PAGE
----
When we meditate, the thing that makes us meditate is our ideas; our ideas are making us meditate the way we meditate.

So, the more right information we have, the smoother we find the practice because we have the right attitude and ideas about the practice.

[Elsewhere, Sayadaw: Sitting a long time is not important; being aware a long time is important.]


| USA Maui Retreat 2016 11/21 Q&A (02:39-4:40)

If we rely on a series of things that we should be observing, it can feel like it’s taking a long time – like you have to move your attention to your body when you move, to your feet, legs and hands; it can be stilted.

But if you can just know that you’re aware, if you can stay with your awareness, you will not only know one thing after another, it will actually feel more continuous. Try it out.

When you’re planning to change from doing one thing to another, one of the first things you’ll notice is the mind making the decision, the wanting to do things. If you notice that, you already notice the awareness; that’s how you know what’s happening.

Just ask the mind “What is the mind knowing now?”  And you can keep asking.


| USA Maui Retreat 2016 11/16 Opening Instructions (1:03:55-1:04:37)

Whether you speak or not, I want you to be mindful. And it takes remembering to not speak. And it also takes a lot more remembering to be aware when you speak. So, whatever you do, if you’re going to lose your mindfulness, prioritize mindfulness please.

This is to build habits for ourselves so that even in life, we can use the same habits, do the same thing so that we can remain mindful at home.


| USA Maui Retreat 2016 11/21 Q&A (33:24-34:01)

Whenever we speak, we have some intentions, motivations for the reason we speak and we have some ideas for which we’re speaking; and then you can detect in your mind whether it feels comfortable or uncomfortable.

That provided me the opportunity to not speak if it was not going to be skillful because I could feel the discomfort already; and it greatly reduced the amount of regret and remorse I had because that was a huge part of my depression.


| USA Maui Retreat 2016 2016-11/20 Q&A (49:30-51:17)

I kept my mind occupied with awareness all the time. When I was working (in the market), I had open awareness as much as I could. The moment I was sitting still, I would do something focusing.

I would put my 5 fingers in both hands together and pay attention to the set of thumbs touching. I would keep focusing until I couldn’t see the other fingers anymore. At that point, I would stop paying attention to the thumbs and go on with the next set of fingers. I would focus on this set of fingers until they were the only thing I could know and the others faded, then I would switch to the 3rd set of fingers.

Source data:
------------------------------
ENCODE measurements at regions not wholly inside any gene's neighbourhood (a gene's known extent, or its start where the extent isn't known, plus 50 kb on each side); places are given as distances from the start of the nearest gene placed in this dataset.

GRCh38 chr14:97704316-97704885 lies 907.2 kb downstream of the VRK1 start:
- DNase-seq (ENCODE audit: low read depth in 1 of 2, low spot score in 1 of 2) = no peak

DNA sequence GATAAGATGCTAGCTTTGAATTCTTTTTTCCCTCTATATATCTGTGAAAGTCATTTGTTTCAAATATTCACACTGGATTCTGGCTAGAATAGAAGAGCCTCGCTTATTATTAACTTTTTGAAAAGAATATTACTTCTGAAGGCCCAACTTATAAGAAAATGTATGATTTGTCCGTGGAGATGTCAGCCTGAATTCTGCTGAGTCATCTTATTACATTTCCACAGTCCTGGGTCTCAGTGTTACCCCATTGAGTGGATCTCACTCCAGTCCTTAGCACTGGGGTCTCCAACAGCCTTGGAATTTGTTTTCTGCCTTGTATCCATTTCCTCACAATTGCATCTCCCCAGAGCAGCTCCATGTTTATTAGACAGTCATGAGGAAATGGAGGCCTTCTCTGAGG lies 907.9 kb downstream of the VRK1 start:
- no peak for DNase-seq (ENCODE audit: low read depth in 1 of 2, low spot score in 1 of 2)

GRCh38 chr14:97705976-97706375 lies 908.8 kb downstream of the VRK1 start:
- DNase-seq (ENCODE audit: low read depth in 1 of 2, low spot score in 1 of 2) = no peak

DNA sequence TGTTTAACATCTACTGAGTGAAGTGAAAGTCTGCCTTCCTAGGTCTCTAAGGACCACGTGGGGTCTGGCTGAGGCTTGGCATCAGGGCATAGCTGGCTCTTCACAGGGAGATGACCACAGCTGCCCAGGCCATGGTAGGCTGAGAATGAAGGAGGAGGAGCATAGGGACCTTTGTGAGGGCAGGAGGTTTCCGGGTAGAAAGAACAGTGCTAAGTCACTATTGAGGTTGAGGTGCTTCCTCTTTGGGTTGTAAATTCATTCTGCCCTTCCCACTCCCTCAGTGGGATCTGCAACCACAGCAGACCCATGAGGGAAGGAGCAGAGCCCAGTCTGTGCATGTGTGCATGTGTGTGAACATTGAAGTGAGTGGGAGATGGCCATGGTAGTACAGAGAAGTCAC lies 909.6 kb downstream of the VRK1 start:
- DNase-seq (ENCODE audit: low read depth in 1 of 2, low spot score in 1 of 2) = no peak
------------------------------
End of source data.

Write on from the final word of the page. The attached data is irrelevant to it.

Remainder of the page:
I would do these exercises in all these different ways to keep the mindfulness working because when I was sitting still and left it to open awareness, I could drift into thinking. So, I made it a very deliberate kind of awareness.

Because of these exercises done on focusing, when it gained momentum maybe 9 months or a year later, it got to the point that whenever I did have defilements I started doing the focusing exercises. Say, I was anxious about something and I had a break – I would stop the thoughts and just watched the feelings, they would just disappear because of the power of the focusing I had developed; not by focusing hard, but just because of the months of continuous practice that I had put in.

[Elsewhere, Sayadaw: Somebody shows you a foot … and you can see a mile of possibilities from it.]


| USA Maui Retreat 2016 11/16 Opening Instructions (21:40-23:13)

If you notice a car passing by, are you aware? If we consider ourselves to be yogis, would we say we’re aware? 
How did we know that the car passed by?

When we recognize how we know the experience – we heard, we saw, we felt – when we recognize the conduits through which we recognize what we know, then, we’re aware.

How do we connect with our world? We connect to the world through our senses; all six of them, including the mind. Without these senses, we wouldn’t be connected to the outside world.

So, all these information we get through our 6 sense doors, we then interpret (thinking is happening) and make sense of the things around us.


| Sasanarakkha Buddhist Sanctuary Retreat 2013 Opening Talk and Q&A

In the beginning, we start by being aware of an obvious object – one object, two objects – that’s enough. You can use anapana or rising and falling; any object, not all six objects. 
When the mind is sharp and fast, then it can naturally know several objects. In the beginning, one by one is enough.

You start by being aware of some object; and slowly when the mind becomes stronger – awareness becomes better and better – it can naturally receive more objects: you can be aware of breathing and thinking at the same time. It comes naturally.